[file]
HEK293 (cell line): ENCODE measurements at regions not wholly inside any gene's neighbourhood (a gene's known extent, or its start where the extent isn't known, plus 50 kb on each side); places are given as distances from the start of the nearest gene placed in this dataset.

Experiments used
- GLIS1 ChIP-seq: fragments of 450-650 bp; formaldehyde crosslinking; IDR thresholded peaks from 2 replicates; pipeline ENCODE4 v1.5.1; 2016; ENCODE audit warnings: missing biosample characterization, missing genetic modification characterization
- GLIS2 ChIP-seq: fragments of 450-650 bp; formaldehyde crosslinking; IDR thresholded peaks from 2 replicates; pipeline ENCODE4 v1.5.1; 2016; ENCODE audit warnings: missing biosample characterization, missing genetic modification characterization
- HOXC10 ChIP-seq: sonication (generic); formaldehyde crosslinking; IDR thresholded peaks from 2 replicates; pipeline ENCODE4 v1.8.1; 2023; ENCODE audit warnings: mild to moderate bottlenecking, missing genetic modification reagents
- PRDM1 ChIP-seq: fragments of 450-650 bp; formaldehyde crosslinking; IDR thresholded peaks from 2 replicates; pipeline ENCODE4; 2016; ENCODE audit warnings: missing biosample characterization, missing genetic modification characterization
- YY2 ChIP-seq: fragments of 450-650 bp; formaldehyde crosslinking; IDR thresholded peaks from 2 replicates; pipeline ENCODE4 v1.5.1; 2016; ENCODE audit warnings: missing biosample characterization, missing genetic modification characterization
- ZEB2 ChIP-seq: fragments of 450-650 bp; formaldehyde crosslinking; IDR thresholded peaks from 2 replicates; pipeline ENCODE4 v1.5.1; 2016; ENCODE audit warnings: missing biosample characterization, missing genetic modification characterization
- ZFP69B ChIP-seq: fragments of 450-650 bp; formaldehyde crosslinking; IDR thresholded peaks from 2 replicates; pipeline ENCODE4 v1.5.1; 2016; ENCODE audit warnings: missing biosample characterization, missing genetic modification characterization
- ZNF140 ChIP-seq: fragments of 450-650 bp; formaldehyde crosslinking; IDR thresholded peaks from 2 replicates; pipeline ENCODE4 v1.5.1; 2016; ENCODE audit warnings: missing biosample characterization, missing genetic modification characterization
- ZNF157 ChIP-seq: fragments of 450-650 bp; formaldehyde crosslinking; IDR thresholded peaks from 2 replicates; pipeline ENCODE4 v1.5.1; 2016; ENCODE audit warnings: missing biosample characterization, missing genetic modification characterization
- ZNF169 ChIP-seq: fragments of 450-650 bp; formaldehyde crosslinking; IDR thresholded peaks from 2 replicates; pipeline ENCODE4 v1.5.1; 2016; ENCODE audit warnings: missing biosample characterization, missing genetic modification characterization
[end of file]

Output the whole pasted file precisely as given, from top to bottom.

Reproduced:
HEK293 (cell line): ENCODE measurements at regions not wholly inside any gene's neighbourhood (a gene's known extent, or its start where the extent isn't known, plus 50 kb on each side); places are given as distances from the start of the nearest gene placed in this dataset.

Experiments used
- GLIS1 ChIP-seq: fragments of 450-650 bp; formaldehyde crosslinking; IDR thresholded peaks from 2 replicates; pipeline ENCODE4 v1.5.1; 2016; ENCODE audit warnings: missing biosample characterization, missing genetic modification characterization
- GLIS2 ChIP-seq: fragments of 450-650 bp; formaldehyde crosslinking; IDR thresholded peaks from 2 replicates; pipeline ENCODE4 v1.5.1; 2016; ENCODE audit warnings: missing biosample characterization, missing genetic modification characterization
- HOXC10 ChIP-seq: sonication (generic); formaldehyde crosslinking; IDR thresholded peaks from 2 replicates; pipeline ENCODE4 v1.8.1; 2023; ENCODE audit warnings: mild to moderate bottlenecking, missing genetic modification reagents
- PRDM1 ChIP-seq: fragments of 450-650 bp; formaldehyde crosslinking; IDR thresholded peaks from 2 replicates; pipeline ENCODE4; 2016; ENCODE audit warnings: missing biosample characterization, missing genetic modification characterization
- YY2 ChIP-seq: fragments of 450-650 bp; formaldehyde crosslinking; IDR thresholded peaks from 2 replicates; pipeline ENCODE4 v1.5.1; 2016; ENCODE audit warnings: missing biosample characterization, missing genetic modification characterization
- ZEB2 ChIP-seq: fragments of 450-650 bp; formaldehyde crosslinking; IDR thresholded peaks from 2 replicates; pipeline ENCODE4 v1.5.1; 2016; ENCODE audit warnings: missing biosample characterization, missing genetic modification characterization
- ZFP69B ChIP-seq: fragments of 450-650 bp; formaldehyde crosslinking; IDR thresholded peaks from 2 replicates; pipeline ENCODE4 v1.5.1; 2016; ENCODE audit warnings: missing biosample characterization, missing genetic modification characterization
- ZNF140 ChIP-seq: fragments of 450-650 bp; formaldehyde crosslinking; IDR thresholded peaks from 2 replicates; pipeline ENCODE4 v1.5.1; 2016; ENCODE audit warnings: missing biosample characterization, missing genetic modification characterization
- ZNF157 ChIP-seq: fragments of 450-650 bp; formaldehyde crosslinking; IDR thresholded peaks from 2 replicates; pipeline ENCODE4 v1.5.1; 2016; ENCODE audit warnings: missing biosample characterization, missing genetic modification characterization
- ZNF169 ChIP-seq: fragments of 450-650 bp; formaldehyde crosslinking; IDR thresholded peaks from 2 replicates; pipeline ENCODE4 v1.5.1; 2016; ENCODE audit warnings: missing biosample characterization, missing genetic modification characterization